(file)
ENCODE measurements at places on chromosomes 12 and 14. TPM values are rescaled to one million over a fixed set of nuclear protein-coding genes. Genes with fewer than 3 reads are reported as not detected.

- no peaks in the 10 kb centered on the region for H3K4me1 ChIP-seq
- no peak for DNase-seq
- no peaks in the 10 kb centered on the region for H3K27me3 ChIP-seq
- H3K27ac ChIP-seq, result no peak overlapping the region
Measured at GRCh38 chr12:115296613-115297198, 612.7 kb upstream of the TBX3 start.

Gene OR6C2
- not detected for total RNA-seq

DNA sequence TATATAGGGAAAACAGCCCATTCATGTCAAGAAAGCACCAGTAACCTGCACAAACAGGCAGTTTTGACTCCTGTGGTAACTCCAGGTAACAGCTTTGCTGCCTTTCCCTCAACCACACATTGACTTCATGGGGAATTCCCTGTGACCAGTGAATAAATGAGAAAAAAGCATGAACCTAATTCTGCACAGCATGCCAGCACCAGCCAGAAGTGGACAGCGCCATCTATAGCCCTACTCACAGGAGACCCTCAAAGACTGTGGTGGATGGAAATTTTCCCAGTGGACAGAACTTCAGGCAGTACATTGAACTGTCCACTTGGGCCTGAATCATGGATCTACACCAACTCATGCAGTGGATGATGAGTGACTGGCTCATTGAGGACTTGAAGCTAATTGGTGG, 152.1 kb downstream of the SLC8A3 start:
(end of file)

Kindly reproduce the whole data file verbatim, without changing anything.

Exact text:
ENCODE measurements at places on chromosomes 12 and 14. TPM values are rescaled to one million over a fixed set of nuclear protein-coding genes. Genes with fewer than 3 reads are reported as not detected.

- no peaks in the 10 kb centered on the region for H3K4me1 ChIP-seq
- no peak for DNase-seq
- no peaks in the 10 kb centered on the region for H3K27me3 ChIP-seq
- H3K27ac ChIP-seq, result no peak overlapping the region
Measured at GRCh38 chr12:115296613-115297198, 612.7 kb upstream of the TBX3 start.

Gene OR6C2
- not detected for total RNA-seq

DNA sequence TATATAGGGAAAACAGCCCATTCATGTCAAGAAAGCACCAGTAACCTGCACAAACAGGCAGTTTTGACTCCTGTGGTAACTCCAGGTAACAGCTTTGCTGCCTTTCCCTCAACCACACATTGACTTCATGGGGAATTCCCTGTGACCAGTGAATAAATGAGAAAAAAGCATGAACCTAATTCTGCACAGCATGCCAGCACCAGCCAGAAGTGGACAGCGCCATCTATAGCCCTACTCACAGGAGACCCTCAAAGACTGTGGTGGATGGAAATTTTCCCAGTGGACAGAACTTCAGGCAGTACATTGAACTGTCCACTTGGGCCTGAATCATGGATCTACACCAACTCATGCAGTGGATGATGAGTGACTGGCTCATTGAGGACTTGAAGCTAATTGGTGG, 152.1 kb downstream of the SLC8A3 start: